(o)Herb-Paris
(o)Holly
(o)Honeysuckle
(o)Horned-Pondweed
(o)Hornwort
(o)Iris
(o)Ivy
(o)Jacobs Ladder
(o)Lily
(o)Lily Garlic
(o)Lime
(o)Lobelia
(o)Loosestrife
(o)Mallow
(o)Maple
(o)Mares-tail
(o)Marsh Pennywort
(o)Melon (Gourd/Cucumber)
(o)Mesem-bryanthemum
(o)Mignonette
(o)Milkwort
(o)Mistletoe
(o)Moschatel
Naiad
(o)Nettle
(o)Nightshade
(o)Oleaster
(o)Olive
(o)Orchid 1
(o)Orchid 2
(o)Orchid 3
(o)Orchid 4
(o)Parnassus-Grass
(o)Peaflower
(o)Peaflower
Clover 1

(o)Peaflower
Clover 2

(o)Peaflower
Clover 3

(o)Peaflower Vetches/Peas
Peony
(o)Periwinkle
Pillwort
Pine
(o)Pink 1
(o)Pink 2
Pipewort
(o)Pitcher-Plant
(o)Plantain
(o)Pondweed
(o)Poppy
(o)Primrose
(o)Purslane
Rannock Rush
(o)Reedmace
(o)Rockrose
(o)Rose 1
(o)Rose 2
(o)Rose 3
(o)Rose 4
(o)Rush
(o)Rush Woodrushes
(o)Saint Johns Wort
Saltmarsh Grasses
(o)Sandalwood
(o)Saxifrage
Seaheath
(o)Sea Lavender
(o)Sedge Rush-like
(o)Sedges Carex 1
(o)Sedges Carex 2
(o)Sedges Carex 3
(o)Sedges Carex 4
(o)Spindle-Tree
(o)Spurge
(o)Stonecrop
(o)Sundew
(o)Tamarisk
Tassel Pondweed
(o)Teasel
(o)Thyme 1
(o)Thyme 2
(o)Umbellifer 1
(o)Umbellifer 2
(o)Valerian
(o)Verbena
(o)Violet
(o)Water Fern
(o)Waterlily
(o)Water Milfoil
(o)Water Plantain
(o)Water Starwort
Waterwort
(o)Willow
(o)Willow-Herb
(o)Wintergreen
(o)Wood-Sorrel
(o)Yam
(o)Yew


Topic -
The following is a complete hierarchical Plant Selection Process

dependent on the Garden Style chosen
Garden Style
...Infill Plants
...12 Bloom Colours per Month Index
...12 Foliage Colours per Month Index
...All Plants Index
...Cultivation, Position, Use Index
...Shape, Form
Index


Topic -
Plant Selection Process comparing relevant plants of all types within each of the number of colours for each Flower or Foliage Colour Gallery.

All Flowers 53 with
...Use of Plant and
Flower Shape
- page links in next row

All Foliage 53
instead of redundant
...(All Foliage 212)


All Flowers
per Month 12


Bee instead of wind pollinated plants for hay-fever sufferers
All Bee-Pollinated Flowers
per Month
12
...Index

Rock Garden and Alpine Flowers
Rock Plant Flowers 53

...Rock Plant Photos

Flower Colour Wheel without photos, but with links to photos
12 Bloom Colours
per Month Index

...All Plants Index


Topic -
Use of Plant in your Plant Selection Process

Plant Colour Wheel Uses
with
1. Perfect general use soil is composed of 8.3% lime, 16.6% humus, 25% clay and 50% sand, and
2. Why you are continually losing the SOIL STRUCTURE so your soil - will revert to clay, chalk, sand or silt.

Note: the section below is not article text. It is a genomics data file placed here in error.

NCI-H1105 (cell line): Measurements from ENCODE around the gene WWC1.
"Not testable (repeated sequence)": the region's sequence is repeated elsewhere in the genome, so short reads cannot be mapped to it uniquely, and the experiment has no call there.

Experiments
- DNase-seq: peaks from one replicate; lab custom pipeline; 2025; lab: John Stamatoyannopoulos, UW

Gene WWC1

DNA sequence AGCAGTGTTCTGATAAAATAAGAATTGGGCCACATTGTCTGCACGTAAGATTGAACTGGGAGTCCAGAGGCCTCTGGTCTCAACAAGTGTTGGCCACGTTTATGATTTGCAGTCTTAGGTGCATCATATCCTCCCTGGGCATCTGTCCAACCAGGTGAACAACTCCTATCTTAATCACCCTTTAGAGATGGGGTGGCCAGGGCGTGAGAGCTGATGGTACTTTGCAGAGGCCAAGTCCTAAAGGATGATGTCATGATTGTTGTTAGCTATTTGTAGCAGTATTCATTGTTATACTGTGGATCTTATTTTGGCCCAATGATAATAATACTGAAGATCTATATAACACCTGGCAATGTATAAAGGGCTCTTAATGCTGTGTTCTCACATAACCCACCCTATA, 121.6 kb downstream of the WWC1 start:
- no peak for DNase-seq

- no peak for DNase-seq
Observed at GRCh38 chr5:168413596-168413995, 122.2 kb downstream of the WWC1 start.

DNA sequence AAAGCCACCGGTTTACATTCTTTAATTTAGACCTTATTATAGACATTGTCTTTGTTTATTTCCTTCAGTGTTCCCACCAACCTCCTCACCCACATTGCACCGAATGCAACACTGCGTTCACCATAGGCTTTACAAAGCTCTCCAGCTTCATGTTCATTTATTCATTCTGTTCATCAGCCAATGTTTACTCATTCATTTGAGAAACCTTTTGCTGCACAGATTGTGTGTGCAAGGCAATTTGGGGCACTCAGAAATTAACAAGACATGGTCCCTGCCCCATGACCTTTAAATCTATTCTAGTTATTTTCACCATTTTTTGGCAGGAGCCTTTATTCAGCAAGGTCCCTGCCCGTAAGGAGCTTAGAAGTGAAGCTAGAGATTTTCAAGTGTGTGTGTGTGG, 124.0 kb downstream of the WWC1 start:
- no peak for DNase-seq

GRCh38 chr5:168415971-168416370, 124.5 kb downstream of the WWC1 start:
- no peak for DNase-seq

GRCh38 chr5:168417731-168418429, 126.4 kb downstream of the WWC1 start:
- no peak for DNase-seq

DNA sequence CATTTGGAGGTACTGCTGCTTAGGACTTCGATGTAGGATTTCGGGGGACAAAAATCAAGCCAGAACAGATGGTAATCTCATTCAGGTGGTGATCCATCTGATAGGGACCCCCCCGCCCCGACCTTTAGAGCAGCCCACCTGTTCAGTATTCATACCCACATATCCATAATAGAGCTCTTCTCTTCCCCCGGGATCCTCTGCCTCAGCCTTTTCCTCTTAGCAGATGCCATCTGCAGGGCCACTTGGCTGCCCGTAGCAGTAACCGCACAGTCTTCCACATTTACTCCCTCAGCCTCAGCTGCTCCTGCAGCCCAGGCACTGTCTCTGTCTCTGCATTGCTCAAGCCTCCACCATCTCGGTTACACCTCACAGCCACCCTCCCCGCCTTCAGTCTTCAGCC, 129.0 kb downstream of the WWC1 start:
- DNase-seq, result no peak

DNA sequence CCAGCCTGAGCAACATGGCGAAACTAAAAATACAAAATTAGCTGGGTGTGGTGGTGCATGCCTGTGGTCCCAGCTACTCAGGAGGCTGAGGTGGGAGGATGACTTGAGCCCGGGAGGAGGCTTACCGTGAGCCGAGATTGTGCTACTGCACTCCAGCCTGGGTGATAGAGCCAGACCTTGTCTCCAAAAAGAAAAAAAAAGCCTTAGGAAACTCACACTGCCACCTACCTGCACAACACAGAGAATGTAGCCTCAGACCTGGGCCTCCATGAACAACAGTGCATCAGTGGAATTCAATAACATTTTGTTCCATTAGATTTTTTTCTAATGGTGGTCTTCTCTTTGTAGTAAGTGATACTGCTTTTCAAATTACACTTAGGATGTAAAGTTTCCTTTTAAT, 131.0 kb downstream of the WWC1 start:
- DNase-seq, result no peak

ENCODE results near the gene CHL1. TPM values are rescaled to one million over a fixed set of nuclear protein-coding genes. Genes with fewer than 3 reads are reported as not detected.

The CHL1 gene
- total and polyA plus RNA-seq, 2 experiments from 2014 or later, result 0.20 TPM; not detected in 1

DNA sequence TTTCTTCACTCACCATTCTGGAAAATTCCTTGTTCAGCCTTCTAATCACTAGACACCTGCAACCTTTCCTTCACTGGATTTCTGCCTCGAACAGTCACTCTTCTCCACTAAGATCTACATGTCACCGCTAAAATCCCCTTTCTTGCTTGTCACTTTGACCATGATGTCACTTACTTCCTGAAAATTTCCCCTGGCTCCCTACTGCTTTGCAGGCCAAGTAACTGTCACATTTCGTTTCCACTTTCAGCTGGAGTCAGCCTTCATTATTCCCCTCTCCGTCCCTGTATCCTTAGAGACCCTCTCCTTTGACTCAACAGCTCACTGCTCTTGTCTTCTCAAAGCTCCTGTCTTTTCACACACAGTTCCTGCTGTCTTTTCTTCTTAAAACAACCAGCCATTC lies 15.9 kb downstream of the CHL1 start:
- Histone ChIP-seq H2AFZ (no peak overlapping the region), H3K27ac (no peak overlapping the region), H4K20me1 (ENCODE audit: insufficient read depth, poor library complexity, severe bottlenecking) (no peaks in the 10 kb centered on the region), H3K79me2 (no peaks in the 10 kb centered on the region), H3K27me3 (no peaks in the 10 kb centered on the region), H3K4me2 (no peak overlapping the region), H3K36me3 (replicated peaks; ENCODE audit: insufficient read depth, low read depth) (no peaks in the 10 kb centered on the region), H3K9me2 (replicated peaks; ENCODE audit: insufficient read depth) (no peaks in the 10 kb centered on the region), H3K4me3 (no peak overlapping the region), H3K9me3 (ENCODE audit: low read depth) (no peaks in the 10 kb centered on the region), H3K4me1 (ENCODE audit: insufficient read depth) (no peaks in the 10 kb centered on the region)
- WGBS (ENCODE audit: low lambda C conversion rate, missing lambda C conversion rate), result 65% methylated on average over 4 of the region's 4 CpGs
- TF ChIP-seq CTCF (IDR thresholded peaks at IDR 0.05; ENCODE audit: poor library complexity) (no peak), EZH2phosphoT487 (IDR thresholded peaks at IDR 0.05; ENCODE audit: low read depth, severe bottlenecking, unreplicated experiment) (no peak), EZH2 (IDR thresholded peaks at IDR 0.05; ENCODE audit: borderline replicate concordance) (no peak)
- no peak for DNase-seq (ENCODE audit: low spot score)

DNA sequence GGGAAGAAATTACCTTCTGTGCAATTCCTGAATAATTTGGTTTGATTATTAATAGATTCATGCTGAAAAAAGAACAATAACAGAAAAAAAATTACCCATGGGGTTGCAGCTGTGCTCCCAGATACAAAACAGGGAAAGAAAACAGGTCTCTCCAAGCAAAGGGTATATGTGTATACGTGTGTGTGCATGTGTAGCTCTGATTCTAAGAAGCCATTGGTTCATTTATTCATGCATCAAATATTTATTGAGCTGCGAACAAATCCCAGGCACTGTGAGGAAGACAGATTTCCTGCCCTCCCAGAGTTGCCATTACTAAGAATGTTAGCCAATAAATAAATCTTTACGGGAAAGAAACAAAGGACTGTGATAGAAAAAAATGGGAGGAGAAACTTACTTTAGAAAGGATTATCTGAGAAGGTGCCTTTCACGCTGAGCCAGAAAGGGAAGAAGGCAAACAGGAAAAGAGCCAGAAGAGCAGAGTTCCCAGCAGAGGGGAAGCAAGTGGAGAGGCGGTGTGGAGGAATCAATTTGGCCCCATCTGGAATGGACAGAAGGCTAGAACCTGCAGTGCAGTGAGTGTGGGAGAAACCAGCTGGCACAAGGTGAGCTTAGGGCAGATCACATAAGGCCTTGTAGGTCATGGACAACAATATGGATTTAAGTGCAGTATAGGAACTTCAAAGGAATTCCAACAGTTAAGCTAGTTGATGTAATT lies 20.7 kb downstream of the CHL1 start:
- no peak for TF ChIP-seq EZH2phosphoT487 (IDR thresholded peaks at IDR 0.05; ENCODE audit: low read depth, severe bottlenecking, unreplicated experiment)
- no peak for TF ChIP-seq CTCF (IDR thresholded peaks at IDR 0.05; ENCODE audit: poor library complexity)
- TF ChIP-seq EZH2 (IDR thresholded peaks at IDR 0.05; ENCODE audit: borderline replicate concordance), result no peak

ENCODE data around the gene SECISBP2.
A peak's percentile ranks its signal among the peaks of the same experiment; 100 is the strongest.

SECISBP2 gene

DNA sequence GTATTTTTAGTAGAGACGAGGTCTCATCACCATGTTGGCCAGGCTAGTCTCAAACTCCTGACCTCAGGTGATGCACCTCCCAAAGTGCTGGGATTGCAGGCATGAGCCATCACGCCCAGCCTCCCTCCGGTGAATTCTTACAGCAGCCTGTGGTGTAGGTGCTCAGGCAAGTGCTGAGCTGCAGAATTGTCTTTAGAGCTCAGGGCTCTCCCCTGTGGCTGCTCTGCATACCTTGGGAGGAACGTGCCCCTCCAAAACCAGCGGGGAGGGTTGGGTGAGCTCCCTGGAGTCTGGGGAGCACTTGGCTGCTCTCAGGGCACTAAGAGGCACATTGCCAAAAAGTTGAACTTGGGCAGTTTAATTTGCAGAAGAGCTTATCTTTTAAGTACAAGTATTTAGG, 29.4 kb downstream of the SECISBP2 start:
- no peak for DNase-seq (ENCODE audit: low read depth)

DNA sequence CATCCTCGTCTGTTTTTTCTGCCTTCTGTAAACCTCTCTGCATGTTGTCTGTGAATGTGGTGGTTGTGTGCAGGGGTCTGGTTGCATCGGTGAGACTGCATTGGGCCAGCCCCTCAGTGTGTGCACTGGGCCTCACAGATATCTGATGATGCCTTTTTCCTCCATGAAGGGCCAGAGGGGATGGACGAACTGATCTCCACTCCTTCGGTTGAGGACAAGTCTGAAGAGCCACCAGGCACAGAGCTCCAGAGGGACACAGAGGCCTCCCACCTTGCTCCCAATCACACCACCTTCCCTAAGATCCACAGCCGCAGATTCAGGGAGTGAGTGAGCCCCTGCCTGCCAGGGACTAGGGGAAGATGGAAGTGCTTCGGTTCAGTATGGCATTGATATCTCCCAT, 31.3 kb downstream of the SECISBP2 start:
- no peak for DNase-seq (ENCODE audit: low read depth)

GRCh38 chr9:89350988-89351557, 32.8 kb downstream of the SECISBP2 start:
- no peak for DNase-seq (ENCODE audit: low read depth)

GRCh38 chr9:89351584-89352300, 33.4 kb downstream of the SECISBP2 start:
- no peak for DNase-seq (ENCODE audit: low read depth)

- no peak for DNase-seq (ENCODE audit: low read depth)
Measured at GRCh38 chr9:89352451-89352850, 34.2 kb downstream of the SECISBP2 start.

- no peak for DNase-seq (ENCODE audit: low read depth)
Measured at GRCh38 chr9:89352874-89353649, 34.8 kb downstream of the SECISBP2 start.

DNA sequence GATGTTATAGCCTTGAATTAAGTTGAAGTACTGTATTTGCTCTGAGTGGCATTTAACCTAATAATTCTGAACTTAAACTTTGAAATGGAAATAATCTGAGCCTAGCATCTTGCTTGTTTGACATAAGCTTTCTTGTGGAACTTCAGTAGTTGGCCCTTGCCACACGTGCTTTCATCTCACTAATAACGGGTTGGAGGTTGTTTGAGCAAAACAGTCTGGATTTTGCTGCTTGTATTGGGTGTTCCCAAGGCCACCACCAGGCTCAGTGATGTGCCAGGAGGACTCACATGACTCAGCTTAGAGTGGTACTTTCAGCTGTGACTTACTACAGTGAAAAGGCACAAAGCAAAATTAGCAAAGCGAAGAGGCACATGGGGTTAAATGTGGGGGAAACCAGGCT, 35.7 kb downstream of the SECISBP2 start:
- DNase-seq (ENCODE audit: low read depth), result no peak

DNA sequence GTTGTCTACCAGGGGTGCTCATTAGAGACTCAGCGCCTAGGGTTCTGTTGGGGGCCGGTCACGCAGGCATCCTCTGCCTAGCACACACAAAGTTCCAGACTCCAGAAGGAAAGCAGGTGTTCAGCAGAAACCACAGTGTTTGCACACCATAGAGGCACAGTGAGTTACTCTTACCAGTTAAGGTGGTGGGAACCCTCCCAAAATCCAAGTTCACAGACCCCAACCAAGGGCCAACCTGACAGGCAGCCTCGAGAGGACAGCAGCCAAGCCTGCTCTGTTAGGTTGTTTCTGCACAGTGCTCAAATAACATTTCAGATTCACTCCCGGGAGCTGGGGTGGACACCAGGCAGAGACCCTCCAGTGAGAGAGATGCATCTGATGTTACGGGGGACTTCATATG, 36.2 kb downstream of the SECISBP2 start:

Uses of Plant and Flower Shape:-
...Foliage Only
...Other than Green Foliage
...Trees in Lawn
...Trees in Small Gardens
...Wildflower Garden
...Attract Bird
...Attract Butterfly
1
, 2
...Climber on House Wall
...Climber not on House Wall
...Climber in Tree
...Rabbit-Resistant
...Woodland
...Pollution Barrier
...Part Shade
...Full Shade
...Single Flower provides Pollen for Bees
1
, 2, 3
...Ground-Cover
<60
cm
60-180cm
>180cm
...Hedge
...Wind-swept
...Covering Banks
...Patio Pot
...Edging Borders
...Back of Border
...Poisonous
...Adjacent to Water
...Bog Garden
...Tolerant of Poor Soil
...Winter-Flowering
...Fragrant
...Not Fragrant
...Exhibition
...Standard Plant is 'Ball on Stick'
...Upright Branches or Sword-shaped leaves
...Plant to Prevent Entry to Human or Animal
...Coastal Conditions
...Tolerant on North-facing Wall
...Cut Flower
...Potted Veg Outdoors
...Potted Veg Indoors
...Thornless
...Raised Bed Outdoors Veg
...Grow in Alkaline Soil A-F, G-L, M-R,
S-Z
...Grow in Acidic Soil
...Grow in Any Soil
...Grow in Rock Garden
...Grow Bulbs Indoors

Uses of Bedding
...Bedding Out
...Filling In
...Screen-ing
...Pots and Troughs
...Window Boxes
...Hanging Baskets
...Spring Bedding
...Summer Bedding
...Winter Bedding
...Foliage instead of Flower
...Coleus Bedding Photos for use in Public Domain 1

Uses of Bulb
...Other than Only Green Foliage
...Bedding or Mass Planting
...Ground-Cover
...Cut-Flower
...Tolerant of Shade
...In Woodland Areas
...Under-plant
...Tolerant of Poor Soil
...Covering Banks
...In Water
...Beside Stream or Water Garden
...Coastal Conditions
...Edging Borders
...Back of Border or Back-ground Plant
...Fragrant Flowers
...Not Fragrant Flowers
...Indoor
House-plant

...Grow in a Patio Pot
...Grow in an Alpine Trough
...Grow in an Alpine House
...Grow in Rock Garden
...Speciman Plant
...Into Native Plant Garden
...Naturalize in Grass
...Grow in Hanging Basket
...Grow in Window-box
...Grow in Green-house
...Grow in Scree
...Naturalized Plant Area
...Grow in Cottage Garden
...Attracts Butterflies
...Attracts Bees